Make yourself some dumplings and watch “Crazy Rich Asians” this weekend



“Crazy Rich Asians” is the most colorful film of the year.

Nataly Panczyk, A&E Editor

“Crazy Rich Asians” was arguably one of the best films I’ve seen this year.


While I don’t usually spend my free time watching movies (I’m much more of a “Grey’s Anatomy” binge-session kind of girl), this film was a clear exception. I begrudgingly began watching it thanks to my sister, and much to my surprise, I was immediately entranced by the bright colors and generally bubbly nature of the film.


While the plot wasn’t original in the slightest (Cinderella ring a bell?), the execution of a timeless storyline proved to be brilliant. Of course, the appearance of the main character Nick Young (Henry Golding, err— Prince Charming) only helped their case.


The story begins innocently enough: Cute couple in New York, quaintly sipping on their lattes, talking about finally meeting “the family.” Seems harmless. Of course, then you find out that the boyfriend’s (Nick Young’s) family isn’t your typical “mother-in-law-from-Hell.” No, she’s the devil, and she’s wearing head-to-toe Prada.


His girlfriend (Rachel Chu) is quite the opposite. Anyone with half a conscience would be delighted to bring Rachel home to their parents. An economics professor at NYU, well-spoken, intelligent, friendly— she’s practically perfect. Except that she’s not dripping in diamonds. Not yet, anyways. Rachel’s family consists solely of her immigrant mother, so needless to say, they didn’t have much money.


Shortly after their coffee shop date, Nick and Rachel are flying first class to Singapore for Nick’s best friend’s wedding. Doubtful they could’ve afforded such expensive tickets, Rachel immediately questions Nick’s family background, a topic she’d never been able to get him to talk about much until this point. Eventually he reveals that they are “comfortable.” Sure.


Very quickly, Rachel’s lack of socioeconomic status becomes highly problematic for the “Crazy Rich Asians” of Singapore, who completely disapprove of her dating their most prized Prince Charming.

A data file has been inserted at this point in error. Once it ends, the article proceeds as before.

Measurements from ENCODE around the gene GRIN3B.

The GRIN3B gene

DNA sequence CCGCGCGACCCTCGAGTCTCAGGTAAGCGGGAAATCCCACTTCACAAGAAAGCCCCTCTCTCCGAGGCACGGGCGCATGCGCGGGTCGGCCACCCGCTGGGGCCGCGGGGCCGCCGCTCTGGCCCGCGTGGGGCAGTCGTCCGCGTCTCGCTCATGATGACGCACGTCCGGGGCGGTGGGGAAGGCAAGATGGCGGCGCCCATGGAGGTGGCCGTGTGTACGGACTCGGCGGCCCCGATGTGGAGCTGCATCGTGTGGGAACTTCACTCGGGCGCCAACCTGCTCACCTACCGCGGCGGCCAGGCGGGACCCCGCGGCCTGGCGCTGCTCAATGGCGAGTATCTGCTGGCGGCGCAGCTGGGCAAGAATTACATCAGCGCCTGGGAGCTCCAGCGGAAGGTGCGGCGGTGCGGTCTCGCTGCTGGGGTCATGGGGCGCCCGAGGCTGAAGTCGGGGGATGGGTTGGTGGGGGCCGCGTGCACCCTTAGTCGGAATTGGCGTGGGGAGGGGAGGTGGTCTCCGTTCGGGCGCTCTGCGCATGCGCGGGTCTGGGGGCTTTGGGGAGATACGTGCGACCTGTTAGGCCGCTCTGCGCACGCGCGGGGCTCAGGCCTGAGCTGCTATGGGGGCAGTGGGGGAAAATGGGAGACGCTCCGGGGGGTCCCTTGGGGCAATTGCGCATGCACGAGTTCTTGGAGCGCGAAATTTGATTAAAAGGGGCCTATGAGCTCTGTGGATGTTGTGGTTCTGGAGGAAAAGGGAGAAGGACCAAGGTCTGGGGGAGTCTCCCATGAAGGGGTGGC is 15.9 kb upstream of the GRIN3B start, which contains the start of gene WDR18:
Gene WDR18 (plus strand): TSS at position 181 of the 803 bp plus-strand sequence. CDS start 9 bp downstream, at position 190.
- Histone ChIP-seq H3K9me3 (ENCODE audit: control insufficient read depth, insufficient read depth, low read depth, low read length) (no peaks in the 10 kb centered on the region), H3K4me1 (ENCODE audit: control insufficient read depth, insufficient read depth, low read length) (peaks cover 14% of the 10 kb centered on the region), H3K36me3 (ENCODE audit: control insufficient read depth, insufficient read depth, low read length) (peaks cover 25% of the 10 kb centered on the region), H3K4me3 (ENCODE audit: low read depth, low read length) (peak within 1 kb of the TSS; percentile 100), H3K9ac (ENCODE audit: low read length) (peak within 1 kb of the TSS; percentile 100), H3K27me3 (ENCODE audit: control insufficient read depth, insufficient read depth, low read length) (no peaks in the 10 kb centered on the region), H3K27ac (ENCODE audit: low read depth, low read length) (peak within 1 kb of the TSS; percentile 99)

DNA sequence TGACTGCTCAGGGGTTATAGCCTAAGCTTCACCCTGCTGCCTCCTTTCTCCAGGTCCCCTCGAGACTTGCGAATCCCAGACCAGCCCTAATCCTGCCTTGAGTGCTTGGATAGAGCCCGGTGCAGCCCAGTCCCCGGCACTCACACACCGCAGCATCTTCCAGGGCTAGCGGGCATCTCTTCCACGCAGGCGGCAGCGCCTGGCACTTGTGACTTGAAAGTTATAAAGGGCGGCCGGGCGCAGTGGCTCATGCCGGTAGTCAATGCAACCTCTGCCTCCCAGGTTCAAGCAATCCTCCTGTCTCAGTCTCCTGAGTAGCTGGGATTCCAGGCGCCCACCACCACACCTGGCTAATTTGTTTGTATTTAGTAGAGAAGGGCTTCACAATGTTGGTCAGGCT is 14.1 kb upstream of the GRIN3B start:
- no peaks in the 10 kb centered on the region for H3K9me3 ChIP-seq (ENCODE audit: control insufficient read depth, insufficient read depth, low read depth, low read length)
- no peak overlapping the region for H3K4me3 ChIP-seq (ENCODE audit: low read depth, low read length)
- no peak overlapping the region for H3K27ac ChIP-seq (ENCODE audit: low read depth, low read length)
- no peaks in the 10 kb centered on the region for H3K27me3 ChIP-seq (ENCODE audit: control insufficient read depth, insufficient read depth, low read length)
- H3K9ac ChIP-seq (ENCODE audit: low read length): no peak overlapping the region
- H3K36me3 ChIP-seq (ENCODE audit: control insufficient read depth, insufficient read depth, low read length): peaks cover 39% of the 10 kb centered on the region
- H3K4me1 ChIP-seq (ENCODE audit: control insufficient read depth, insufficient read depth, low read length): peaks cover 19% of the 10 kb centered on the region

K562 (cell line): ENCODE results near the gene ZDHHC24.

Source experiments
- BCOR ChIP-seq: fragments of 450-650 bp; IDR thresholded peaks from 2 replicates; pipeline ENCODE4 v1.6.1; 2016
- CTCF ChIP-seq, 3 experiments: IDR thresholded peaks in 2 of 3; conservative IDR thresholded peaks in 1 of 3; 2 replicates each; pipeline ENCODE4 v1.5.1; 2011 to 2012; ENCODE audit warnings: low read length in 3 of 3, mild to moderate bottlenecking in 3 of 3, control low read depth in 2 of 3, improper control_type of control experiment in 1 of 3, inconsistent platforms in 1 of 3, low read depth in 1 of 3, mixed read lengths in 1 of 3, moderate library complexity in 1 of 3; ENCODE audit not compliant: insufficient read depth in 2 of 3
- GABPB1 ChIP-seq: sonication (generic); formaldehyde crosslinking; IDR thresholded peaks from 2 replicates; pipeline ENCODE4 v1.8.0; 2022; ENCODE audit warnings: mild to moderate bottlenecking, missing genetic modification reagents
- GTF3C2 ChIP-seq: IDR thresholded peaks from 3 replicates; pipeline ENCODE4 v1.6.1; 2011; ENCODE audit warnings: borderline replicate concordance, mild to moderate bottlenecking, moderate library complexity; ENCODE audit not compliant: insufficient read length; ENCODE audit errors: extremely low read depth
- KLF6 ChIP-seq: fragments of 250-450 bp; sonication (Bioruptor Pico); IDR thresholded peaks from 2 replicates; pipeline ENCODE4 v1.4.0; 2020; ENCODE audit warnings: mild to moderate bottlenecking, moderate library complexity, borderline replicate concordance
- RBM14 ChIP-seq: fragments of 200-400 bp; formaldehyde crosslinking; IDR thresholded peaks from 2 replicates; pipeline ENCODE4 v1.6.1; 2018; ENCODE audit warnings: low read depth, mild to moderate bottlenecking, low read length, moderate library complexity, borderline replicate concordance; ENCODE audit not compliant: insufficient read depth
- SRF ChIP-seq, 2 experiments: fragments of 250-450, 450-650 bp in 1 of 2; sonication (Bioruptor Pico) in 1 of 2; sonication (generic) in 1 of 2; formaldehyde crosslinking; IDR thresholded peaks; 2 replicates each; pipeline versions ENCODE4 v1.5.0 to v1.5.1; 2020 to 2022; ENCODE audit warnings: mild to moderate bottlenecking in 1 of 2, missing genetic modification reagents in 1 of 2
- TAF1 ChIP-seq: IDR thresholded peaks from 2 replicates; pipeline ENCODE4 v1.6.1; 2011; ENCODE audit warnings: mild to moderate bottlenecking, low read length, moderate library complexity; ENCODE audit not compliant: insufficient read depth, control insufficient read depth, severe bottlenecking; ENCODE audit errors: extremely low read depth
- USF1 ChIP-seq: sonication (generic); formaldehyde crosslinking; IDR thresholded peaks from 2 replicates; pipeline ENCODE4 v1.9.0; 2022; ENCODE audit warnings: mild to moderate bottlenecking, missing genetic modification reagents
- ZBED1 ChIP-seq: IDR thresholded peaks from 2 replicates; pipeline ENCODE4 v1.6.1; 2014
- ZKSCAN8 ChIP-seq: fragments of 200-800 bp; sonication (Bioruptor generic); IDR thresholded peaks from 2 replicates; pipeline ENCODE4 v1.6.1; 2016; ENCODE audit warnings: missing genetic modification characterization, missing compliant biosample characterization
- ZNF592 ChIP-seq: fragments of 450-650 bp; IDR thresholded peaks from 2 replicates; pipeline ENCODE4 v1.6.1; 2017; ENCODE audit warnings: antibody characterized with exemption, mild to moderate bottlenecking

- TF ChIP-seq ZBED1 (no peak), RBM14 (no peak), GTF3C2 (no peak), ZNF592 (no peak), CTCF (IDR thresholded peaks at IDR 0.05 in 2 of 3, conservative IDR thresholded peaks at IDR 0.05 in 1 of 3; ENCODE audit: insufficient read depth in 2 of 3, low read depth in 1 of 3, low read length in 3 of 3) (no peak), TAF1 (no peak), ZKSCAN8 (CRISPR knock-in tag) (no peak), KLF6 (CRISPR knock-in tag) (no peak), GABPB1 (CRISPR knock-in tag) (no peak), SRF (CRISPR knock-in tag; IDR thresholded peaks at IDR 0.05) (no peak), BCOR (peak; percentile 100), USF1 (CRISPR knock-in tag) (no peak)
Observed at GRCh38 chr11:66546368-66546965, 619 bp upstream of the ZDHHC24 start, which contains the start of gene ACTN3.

The film follows Rachel and Nick throughout their time in Singapore, through bachelor parties, best friend reunions, cocktail parties, and dumpling making sessions, all while watching their relationship desperately cling together as it is yanked apart from every other direction.


Despite its predictability in plot, or perhaps thanks to it, “Crazy Rich Asians” has quickly become adored by Americans, and this most definitely holds true for PHS students.


“I thought the acting was good” Izzy Hagenbuch, a junior, said. “ It was a good mix of comedy and a very serious deeper meaning.”


She went on to elaborate that a common theme of acceptance and general kindness was thoroughly emphasized by the film. The overall message was extraordinarily positive, not to mention inspiring for Asian Americans, who rarely see their culture portrayed in Hollywood.


“Crazy Rich Asians is beyond beneficial for Asian representation in the media.” Josalyn Service, a junior at PHS said. “Especially for myself, for someone who never sees myself in my own culture in movies. The movie is so beautifully shot. I cried.”


Even without an original story, “Crazy Rich Asians” is worth seeing strictly for the cinematography. Between the decadent food, lavish clothing, and enormous mansions, it’s arguable that the scenery was just as, if not more, crucial to the piece as the acting and plot themselves.


“I thought it was beautiful, like the scenery in the vacation scene was, wow” Ricky Orozco, junior at PHS, said. “This is amazing.”


Although it was snubbed at the Oscars, leaving many fans incredibly disappointed and speculative, “Crazy Rich Asians” is definitely worth pausing your Netflix-series-of-choice binge for. In fact, with this weekend’s weather forecast, you’ll probably have time for both.